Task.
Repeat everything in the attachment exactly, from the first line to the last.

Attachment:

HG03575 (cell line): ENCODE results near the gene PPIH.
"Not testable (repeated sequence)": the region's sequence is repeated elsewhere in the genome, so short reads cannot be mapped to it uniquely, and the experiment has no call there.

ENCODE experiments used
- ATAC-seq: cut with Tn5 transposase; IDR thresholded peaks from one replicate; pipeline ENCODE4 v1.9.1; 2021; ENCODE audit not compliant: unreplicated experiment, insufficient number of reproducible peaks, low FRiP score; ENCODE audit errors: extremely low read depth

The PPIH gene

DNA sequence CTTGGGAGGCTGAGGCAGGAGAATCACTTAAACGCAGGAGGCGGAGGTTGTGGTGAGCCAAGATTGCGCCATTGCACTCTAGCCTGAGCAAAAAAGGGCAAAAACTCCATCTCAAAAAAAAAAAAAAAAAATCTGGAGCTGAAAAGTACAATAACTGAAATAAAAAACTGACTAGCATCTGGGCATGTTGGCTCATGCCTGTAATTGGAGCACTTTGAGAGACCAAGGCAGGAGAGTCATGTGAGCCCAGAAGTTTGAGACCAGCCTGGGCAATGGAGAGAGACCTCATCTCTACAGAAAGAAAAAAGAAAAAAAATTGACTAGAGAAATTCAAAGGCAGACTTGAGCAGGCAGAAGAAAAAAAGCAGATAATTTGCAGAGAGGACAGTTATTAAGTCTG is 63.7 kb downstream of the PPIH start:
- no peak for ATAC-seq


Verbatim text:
HG03575 (cell line): ENCODE results near the gene PPIH.
"Not testable (repeated sequence)": the region's sequence is repeated elsewhere in the genome, so short reads cannot be mapped to it uniquely, and the experiment has no call there.

ENCODE experiments used
- ATAC-seq: cut with Tn5 transposase; IDR thresholded peaks from one replicate; pipeline ENCODE4 v1.9.1; 2021; ENCODE audit not compliant: unreplicated experiment, insufficient number of reproducible peaks, low FRiP score; ENCODE audit errors: extremely low read depth

The PPIH gene

DNA sequence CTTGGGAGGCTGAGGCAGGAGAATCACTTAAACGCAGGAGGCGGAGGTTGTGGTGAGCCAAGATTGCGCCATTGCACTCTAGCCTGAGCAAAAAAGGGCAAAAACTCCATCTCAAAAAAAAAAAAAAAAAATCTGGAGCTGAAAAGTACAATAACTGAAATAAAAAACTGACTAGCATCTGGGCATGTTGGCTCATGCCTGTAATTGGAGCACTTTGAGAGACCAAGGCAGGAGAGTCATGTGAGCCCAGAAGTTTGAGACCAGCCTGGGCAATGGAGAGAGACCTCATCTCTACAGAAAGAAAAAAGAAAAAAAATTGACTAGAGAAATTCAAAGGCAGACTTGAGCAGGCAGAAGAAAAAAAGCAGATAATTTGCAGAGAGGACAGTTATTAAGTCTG is 63.7 kb downstream of the PPIH start:
- no peak for ATAC-seq